Who’s driving this bus, anyway?

The field of ediscovery, like much of the law, develops in fits and starts. While the broad confines are delineated by rules that are intermittently passed down from on high, day-to-day adjustments are less intentional. Judges and courts find themselves at the helm of an evolutionary process in which they don’t get to choose either the topics or the facts of the cases they decide. As a result, they’re often pushed by the tides rather than choosing where to go.

To effect incremental positive change in how we do ediscovery, it helps to have thinkers and influencers steering the conversation.

Fortunately, there are a number of bloggers, teachers, and speakers who have the deep insight that comes from a long history with the law, technology, or both. Better still, they have strong opinions about how we should all be doing things and they’re not afraid to share them.

We’ve compiled a short list of the key voices who are currently directing the way we think and talk about ediscovery. Note that for the purposes of winnowing down our list, we’ve focused on individuals with their own opinions, rather than law firms or companies that may be driven by business interests. We’ve also limited ourselves to those influencers who have an ongoing online presence that our readers can regularly engage with, which omits a number of influential speakers and thinkers. Those ranks include many retired judges who have vast experience with ediscovery practice — both bad and, occasionally, good — from behind the bench.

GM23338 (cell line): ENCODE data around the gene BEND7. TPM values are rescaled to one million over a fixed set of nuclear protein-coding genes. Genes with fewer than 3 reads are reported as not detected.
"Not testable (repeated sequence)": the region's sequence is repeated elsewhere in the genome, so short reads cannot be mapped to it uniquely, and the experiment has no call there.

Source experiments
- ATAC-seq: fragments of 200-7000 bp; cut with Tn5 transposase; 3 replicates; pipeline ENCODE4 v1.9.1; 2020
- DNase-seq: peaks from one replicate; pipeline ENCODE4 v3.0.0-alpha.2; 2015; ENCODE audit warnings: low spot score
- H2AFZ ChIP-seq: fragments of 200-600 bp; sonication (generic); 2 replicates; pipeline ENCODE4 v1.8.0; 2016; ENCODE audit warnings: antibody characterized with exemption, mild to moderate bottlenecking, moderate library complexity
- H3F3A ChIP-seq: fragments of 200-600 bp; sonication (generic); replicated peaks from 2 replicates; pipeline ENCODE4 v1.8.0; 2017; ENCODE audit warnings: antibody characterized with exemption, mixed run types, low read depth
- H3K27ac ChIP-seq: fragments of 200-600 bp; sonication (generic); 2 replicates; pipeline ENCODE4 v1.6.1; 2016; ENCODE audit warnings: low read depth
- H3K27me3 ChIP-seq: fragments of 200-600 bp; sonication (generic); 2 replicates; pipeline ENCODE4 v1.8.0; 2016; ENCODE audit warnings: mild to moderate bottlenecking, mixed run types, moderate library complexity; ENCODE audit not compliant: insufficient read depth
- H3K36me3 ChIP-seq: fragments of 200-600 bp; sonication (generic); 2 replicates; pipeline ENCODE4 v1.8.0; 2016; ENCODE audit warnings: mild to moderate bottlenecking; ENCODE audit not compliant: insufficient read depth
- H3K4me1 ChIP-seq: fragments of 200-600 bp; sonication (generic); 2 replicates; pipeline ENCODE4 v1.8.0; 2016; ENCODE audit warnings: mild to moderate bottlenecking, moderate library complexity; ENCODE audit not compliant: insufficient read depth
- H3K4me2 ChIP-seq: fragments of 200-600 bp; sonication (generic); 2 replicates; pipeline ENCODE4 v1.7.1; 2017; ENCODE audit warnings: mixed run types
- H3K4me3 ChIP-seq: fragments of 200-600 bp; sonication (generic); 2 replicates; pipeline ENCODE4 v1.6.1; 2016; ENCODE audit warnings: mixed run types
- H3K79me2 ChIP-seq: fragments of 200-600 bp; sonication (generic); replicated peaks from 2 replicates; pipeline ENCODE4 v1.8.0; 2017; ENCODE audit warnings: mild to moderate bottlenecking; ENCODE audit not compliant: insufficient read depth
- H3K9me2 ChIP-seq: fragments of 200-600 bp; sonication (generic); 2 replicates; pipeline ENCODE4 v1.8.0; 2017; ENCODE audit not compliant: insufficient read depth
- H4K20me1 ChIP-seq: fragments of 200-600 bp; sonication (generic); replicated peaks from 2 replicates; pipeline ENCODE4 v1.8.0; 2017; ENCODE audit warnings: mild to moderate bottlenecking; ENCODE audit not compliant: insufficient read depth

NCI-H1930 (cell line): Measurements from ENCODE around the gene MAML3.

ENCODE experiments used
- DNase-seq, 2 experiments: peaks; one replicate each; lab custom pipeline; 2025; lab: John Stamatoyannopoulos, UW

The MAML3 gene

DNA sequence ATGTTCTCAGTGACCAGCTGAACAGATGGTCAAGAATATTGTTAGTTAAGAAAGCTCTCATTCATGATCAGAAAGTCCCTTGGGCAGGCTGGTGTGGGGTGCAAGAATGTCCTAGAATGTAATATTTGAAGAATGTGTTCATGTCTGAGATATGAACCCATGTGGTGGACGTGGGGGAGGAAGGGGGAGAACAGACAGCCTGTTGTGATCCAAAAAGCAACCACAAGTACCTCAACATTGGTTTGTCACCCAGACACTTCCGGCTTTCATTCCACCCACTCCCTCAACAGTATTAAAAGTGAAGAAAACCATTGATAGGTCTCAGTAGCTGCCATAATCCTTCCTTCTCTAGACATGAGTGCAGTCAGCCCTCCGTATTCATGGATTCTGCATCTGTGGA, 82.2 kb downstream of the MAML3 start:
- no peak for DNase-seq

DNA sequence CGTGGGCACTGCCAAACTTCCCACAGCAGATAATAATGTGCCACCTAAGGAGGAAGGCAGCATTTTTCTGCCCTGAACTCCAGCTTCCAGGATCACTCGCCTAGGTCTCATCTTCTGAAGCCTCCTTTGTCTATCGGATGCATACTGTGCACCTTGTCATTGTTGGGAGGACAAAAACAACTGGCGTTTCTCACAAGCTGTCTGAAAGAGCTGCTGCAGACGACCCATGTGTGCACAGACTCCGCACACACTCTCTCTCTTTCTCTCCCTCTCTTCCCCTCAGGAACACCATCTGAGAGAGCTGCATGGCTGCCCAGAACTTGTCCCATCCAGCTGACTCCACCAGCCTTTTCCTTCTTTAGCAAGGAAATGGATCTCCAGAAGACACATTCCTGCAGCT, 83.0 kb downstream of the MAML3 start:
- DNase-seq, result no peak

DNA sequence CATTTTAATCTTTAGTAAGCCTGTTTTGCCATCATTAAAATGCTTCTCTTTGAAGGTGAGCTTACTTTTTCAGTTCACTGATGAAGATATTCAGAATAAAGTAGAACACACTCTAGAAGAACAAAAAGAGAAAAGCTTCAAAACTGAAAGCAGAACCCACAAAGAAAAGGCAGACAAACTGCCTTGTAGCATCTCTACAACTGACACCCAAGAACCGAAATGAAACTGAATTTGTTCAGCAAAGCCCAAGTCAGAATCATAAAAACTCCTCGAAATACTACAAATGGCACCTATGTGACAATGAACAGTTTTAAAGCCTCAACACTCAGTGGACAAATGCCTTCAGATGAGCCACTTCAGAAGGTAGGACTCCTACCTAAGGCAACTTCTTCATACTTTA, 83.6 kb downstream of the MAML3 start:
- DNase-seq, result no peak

If you want to keep up with where ediscovery practice is going, these are the online voices to heed.

Craig Ball

Craig has been working specifically in ediscovery for well over a decade. He’s handled dozens of cases as a court-appointed special master for ediscovery disputes and he consults privately on issues of ediscovery and computer forensics. Craig also teaches a class about ediscovery and digital evidence at the University of Texas School of Law and speaks at least once a month at events across the country, ranging from conferences like PREX to CLEs.

Craig offers an assortment of publications and resources, including free webinars, on his website. His most up-to-date content, however, is on his blog, at Ball in Your Court.

Like most of our influencers — but unlike most attorneys — Craig is as proficient in technology as he is in the law. This dual expertise allows him to explain not only the underlying technological and legal issues, but also how they overlap and affect each other. For example, he’s written, more than once, about the need to preserve app history data from Alexa devices, offering step-by-step instructions for exactly how to do it.

Kelly Twigger

Kelly is a former litigator whose computer proficiency found an outlet when she came across ediscovery and learned about electronically stored information (ESI). An early adopter of ediscovery practice, Kelly started her own firm, ESI Attorneys, to help businesses manage their ESI more effectively and proactively.